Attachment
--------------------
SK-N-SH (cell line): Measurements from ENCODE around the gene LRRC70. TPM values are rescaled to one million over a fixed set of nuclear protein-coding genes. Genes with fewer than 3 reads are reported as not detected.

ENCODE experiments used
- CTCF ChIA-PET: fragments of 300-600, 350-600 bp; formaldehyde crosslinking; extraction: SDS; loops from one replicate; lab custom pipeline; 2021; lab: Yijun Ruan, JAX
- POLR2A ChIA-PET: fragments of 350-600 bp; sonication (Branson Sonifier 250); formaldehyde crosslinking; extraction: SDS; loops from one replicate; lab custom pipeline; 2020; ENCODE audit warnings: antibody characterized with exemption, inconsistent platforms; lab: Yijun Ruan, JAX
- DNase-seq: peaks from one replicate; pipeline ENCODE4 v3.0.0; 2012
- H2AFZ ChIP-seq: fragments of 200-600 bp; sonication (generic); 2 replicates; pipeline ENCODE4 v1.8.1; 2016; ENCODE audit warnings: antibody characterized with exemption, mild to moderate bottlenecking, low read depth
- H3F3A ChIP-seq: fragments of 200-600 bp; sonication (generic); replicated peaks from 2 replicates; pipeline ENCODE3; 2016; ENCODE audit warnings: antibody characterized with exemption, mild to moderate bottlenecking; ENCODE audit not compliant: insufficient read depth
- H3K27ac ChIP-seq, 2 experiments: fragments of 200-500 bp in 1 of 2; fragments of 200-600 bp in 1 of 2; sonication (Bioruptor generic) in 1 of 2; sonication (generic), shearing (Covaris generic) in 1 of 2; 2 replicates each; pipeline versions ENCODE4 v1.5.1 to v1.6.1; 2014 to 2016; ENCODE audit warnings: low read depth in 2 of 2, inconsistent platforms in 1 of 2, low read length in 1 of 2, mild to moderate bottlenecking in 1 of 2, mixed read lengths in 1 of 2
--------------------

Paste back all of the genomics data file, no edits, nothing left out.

SK-N-SH (cell line): Measurements from ENCODE around the gene LRRC70. TPM values are rescaled to one million over a fixed set of nuclear protein-coding genes. Genes with fewer than 3 reads are reported as not detected.

ENCODE experiments used
- CTCF ChIA-PET: fragments of 300-600, 350-600 bp; formaldehyde crosslinking; extraction: SDS; loops from one replicate; lab custom pipeline; 2021; lab: Yijun Ruan, JAX
- POLR2A ChIA-PET: fragments of 350-600 bp; sonication (Branson Sonifier 250); formaldehyde crosslinking; extraction: SDS; loops from one replicate; lab custom pipeline; 2020; ENCODE audit warnings: antibody characterized with exemption, inconsistent platforms; lab: Yijun Ruan, JAX
- DNase-seq: peaks from one replicate; pipeline ENCODE4 v3.0.0; 2012
- H2AFZ ChIP-seq: fragments of 200-600 bp; sonication (generic); 2 replicates; pipeline ENCODE4 v1.8.1; 2016; ENCODE audit warnings: antibody characterized with exemption, mild to moderate bottlenecking, low read depth
- H3F3A ChIP-seq: fragments of 200-600 bp; sonication (generic); replicated peaks from 2 replicates; pipeline ENCODE3; 2016; ENCODE audit warnings: antibody characterized with exemption, mild to moderate bottlenecking; ENCODE audit not compliant: insufficient read depth
- H3K27ac ChIP-seq, 2 experiments: fragments of 200-500 bp in 1 of 2; fragments of 200-600 bp in 1 of 2; sonication (Bioruptor generic) in 1 of 2; sonication (generic), shearing (Covaris generic) in 1 of 2; 2 replicates each; pipeline versions ENCODE4 v1.5.1 to v1.6.1; 2014 to 2016; ENCODE audit warnings: low read depth in 2 of 2, inconsistent platforms in 1 of 2, low read length in 1 of 2, mild to moderate bottlenecking in 1 of 2, mixed read lengths in 1 of 2